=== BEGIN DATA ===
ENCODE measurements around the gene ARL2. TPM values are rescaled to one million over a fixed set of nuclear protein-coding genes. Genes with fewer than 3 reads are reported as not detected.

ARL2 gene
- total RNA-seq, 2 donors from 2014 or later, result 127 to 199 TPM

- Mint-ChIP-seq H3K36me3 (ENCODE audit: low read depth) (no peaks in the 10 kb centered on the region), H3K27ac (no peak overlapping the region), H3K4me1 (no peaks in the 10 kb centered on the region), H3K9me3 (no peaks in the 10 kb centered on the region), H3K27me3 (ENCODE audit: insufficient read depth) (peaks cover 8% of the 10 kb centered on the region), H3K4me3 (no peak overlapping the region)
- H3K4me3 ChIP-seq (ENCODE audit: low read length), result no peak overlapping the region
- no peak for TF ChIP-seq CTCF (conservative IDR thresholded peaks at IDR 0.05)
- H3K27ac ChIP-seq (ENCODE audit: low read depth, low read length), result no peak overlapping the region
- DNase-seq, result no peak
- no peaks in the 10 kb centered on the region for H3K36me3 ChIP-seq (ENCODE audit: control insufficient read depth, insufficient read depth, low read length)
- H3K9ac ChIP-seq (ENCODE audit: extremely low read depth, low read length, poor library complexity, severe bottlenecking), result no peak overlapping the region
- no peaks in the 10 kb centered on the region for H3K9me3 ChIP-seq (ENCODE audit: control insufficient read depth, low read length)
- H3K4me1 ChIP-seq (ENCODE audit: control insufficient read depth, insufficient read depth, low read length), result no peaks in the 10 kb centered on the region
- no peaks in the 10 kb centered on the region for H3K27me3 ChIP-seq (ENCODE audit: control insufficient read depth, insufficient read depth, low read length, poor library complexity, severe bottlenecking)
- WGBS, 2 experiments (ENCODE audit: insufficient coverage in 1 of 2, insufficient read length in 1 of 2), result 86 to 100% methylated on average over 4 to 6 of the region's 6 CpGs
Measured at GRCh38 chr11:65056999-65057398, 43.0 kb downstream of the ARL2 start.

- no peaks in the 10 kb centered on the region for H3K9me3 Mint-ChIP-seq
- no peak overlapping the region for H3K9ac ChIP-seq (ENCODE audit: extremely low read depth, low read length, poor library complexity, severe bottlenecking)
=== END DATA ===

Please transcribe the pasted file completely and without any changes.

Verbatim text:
ENCODE measurements around the gene ARL2. TPM values are rescaled to one million over a fixed set of nuclear protein-coding genes. Genes with fewer than 3 reads are reported as not detected.

ARL2 gene
- total RNA-seq, 2 donors from 2014 or later, result 127 to 199 TPM

- Mint-ChIP-seq H3K36me3 (ENCODE audit: low read depth) (no peaks in the 10 kb centered on the region), H3K27ac (no peak overlapping the region), H3K4me1 (no peaks in the 10 kb centered on the region), H3K9me3 (no peaks in the 10 kb centered on the region), H3K27me3 (ENCODE audit: insufficient read depth) (peaks cover 8% of the 10 kb centered on the region), H3K4me3 (no peak overlapping the region)
- H3K4me3 ChIP-seq (ENCODE audit: low read length), result no peak overlapping the region
- no peak for TF ChIP-seq CTCF (conservative IDR thresholded peaks at IDR 0.05)
- H3K27ac ChIP-seq (ENCODE audit: low read depth, low read length), result no peak overlapping the region
- DNase-seq, result no peak
- no peaks in the 10 kb centered on the region for H3K36me3 ChIP-seq (ENCODE audit: control insufficient read depth, insufficient read depth, low read length)
- H3K9ac ChIP-seq (ENCODE audit: extremely low read depth, low read length, poor library complexity, severe bottlenecking), result no peak overlapping the region
- no peaks in the 10 kb centered on the region for H3K9me3 ChIP-seq (ENCODE audit: control insufficient read depth, low read length)
- H3K4me1 ChIP-seq (ENCODE audit: control insufficient read depth, insufficient read depth, low read length), result no peaks in the 10 kb centered on the region
- no peaks in the 10 kb centered on the region for H3K27me3 ChIP-seq (ENCODE audit: control insufficient read depth, insufficient read depth, low read length, poor library complexity, severe bottlenecking)
- WGBS, 2 experiments (ENCODE audit: insufficient coverage in 1 of 2, insufficient read length in 1 of 2), result 86 to 100% methylated on average over 4 to 6 of the region's 6 CpGs
Measured at GRCh38 chr11:65056999-65057398, 43.0 kb downstream of the ARL2 start.

- no peaks in the 10 kb centered on the region for H3K9me3 Mint-ChIP-seq
- no peak overlapping the region for H3K9ac ChIP-seq (ENCODE audit: extremely low read depth, low read length, poor library complexity, severe bottlenecking)